HP claims to have developed a new approach to cooling datacentres - by adjusting air conditioning systems to changing server loads more precisely.
The Dynamic Smart Cooling (DSC) technology can deliver between 20 to 45 percent savings in cooling energy costs depending on the size of the data center, according to the company. It will be available in the middle of next yeat.
DSC involves placing several heat sensors on racks of servers throughout the datacentre, which send information on changes in temperature to a central monitoring system. As the sensors detect an increase in a server's temperature, a signal is sent to the nearest of several air conditioning units to throttle up to cool that server. When the server cools down (because it's not doing as much work), the air conditioner throttles down.
HP first introduced the concept of Dynamic Smart Cooling in 2003 and has already started trials of the technology. DSC is a way of addressing an energy consumption problem datacentres didn't have just five years ago, said Chandrakant Patel, an HP Fellow and one of the system designers. "Five years ago, no one got fired for wasting energy but they did get fired if the server went down," Patel said.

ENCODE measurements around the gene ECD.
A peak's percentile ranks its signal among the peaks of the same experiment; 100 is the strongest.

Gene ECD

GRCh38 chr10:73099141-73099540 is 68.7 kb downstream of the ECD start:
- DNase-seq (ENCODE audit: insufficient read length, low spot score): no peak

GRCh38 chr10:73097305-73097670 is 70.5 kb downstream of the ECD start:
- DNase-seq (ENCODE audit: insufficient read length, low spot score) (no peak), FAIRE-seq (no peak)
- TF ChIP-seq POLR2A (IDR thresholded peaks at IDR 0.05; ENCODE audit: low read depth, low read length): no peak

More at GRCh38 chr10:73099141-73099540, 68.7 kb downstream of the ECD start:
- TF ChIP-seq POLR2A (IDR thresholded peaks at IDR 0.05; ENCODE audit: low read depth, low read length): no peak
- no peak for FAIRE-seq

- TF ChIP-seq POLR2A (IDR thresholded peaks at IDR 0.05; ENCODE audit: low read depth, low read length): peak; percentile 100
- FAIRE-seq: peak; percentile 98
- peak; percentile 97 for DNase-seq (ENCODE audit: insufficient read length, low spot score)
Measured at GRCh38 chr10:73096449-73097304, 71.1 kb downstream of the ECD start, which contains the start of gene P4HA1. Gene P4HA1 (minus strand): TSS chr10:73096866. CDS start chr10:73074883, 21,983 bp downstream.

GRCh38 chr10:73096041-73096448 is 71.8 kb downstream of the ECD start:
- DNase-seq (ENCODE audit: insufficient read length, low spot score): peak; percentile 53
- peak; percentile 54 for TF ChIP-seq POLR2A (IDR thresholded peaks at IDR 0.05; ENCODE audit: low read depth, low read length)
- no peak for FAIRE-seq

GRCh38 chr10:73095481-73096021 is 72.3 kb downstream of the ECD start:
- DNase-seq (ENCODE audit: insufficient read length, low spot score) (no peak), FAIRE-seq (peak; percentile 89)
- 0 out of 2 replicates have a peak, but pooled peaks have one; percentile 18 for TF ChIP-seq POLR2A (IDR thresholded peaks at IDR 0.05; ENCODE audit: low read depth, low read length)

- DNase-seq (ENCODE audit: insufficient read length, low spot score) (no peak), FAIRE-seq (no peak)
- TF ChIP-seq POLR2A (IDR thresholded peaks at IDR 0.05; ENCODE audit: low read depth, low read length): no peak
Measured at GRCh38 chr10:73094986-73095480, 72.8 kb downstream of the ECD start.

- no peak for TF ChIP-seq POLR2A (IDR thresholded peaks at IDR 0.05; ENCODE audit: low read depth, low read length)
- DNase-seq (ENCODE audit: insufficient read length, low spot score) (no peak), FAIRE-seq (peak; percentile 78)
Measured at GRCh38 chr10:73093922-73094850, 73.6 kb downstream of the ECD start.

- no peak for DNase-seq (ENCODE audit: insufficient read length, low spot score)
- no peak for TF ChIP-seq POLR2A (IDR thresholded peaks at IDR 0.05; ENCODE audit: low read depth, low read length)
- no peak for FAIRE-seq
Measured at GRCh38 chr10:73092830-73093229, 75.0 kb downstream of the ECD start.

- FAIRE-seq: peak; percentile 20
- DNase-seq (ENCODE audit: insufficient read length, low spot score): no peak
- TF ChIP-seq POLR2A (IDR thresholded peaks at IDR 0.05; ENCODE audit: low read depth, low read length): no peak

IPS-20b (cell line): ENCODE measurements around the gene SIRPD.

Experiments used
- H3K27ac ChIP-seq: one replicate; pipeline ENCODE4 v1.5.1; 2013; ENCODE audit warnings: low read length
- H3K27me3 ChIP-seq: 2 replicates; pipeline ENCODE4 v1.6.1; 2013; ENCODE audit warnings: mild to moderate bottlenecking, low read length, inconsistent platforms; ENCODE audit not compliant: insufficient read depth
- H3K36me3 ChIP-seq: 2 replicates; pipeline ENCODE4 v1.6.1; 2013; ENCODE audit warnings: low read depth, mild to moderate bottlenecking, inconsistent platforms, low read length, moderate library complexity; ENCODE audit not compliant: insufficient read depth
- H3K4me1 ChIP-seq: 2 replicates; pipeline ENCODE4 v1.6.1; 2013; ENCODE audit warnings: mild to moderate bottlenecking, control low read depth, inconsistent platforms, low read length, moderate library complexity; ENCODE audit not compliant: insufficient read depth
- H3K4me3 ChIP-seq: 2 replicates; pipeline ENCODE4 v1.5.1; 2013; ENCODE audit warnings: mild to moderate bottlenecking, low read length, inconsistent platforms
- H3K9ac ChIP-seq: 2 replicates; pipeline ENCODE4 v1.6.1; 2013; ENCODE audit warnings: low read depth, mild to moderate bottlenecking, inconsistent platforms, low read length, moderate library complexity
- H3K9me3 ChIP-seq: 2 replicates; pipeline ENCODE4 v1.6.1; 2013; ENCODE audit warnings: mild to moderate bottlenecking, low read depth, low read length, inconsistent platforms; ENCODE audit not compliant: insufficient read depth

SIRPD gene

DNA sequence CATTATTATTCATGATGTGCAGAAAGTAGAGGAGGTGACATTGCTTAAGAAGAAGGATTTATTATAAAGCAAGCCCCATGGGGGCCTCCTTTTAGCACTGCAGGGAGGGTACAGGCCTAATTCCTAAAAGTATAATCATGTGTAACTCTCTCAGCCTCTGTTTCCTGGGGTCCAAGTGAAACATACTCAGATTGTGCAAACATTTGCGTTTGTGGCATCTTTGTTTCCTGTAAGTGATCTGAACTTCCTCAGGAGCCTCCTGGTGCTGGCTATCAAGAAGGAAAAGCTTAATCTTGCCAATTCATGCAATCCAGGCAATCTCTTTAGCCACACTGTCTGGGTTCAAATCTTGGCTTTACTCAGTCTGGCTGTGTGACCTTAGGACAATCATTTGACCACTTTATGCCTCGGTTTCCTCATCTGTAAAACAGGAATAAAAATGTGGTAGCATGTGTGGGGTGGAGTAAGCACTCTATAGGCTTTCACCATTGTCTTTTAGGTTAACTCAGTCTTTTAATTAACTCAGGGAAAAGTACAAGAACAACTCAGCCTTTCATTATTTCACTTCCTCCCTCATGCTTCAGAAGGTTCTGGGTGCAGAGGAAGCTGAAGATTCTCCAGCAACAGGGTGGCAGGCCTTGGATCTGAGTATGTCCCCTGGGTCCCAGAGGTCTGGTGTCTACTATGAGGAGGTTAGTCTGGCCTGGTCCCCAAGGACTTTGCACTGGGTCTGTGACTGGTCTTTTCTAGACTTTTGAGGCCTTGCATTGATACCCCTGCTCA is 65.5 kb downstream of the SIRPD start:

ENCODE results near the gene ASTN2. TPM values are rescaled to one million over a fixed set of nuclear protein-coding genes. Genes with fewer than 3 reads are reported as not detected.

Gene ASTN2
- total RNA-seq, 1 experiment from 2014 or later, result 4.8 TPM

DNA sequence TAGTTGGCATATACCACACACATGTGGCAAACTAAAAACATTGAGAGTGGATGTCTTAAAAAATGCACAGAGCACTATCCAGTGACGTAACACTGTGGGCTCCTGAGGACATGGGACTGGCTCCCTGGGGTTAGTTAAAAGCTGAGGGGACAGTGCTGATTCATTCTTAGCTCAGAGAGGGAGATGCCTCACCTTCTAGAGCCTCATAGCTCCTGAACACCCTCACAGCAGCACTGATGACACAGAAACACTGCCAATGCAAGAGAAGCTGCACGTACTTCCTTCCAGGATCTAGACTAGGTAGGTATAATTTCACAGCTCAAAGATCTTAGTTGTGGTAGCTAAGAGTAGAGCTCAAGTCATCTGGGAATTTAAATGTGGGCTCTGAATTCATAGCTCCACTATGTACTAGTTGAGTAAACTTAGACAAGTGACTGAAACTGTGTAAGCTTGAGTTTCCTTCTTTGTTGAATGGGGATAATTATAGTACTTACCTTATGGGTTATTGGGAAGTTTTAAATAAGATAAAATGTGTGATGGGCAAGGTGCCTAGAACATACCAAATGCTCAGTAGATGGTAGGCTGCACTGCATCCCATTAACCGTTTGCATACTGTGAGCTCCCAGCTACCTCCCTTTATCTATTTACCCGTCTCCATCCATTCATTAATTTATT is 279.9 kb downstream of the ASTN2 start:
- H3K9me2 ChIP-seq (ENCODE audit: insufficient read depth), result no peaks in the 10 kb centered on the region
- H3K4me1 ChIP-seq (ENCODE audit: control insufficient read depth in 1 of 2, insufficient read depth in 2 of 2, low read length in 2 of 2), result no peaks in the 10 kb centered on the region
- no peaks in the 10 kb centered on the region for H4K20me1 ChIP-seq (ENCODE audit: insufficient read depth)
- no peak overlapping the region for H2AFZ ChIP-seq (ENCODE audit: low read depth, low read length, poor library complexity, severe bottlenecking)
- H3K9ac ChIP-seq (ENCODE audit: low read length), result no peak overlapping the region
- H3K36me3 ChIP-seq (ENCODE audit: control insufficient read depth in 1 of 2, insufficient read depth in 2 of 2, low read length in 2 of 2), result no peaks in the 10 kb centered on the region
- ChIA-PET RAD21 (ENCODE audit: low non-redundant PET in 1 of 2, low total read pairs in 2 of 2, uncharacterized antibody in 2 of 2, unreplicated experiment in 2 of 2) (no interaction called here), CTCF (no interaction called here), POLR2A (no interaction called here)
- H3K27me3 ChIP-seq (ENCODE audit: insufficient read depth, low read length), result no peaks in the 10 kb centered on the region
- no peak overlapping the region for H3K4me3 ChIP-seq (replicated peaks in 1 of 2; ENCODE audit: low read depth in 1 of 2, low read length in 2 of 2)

But today, energy consumption is an issue and Dynamic Smart Cooling technology addresses data center management concerns about the operating expense of powering and cooling, said Paul Perez, vice president of HP's Technology Solutions Group.
Power consumption is, on average, 40 percent of the operating expense of running a datacentre, Perez said. And 60 percent to 70 percent of that energy expense goes to cooling the servers, he said.
Other technology companies are working on ways to keep data centers cool. Chipmakers Intel and AMD are developing processors that run cooler than they have in the past, and HP's chief competitor, IBM is trying to address thermal issues on a system level.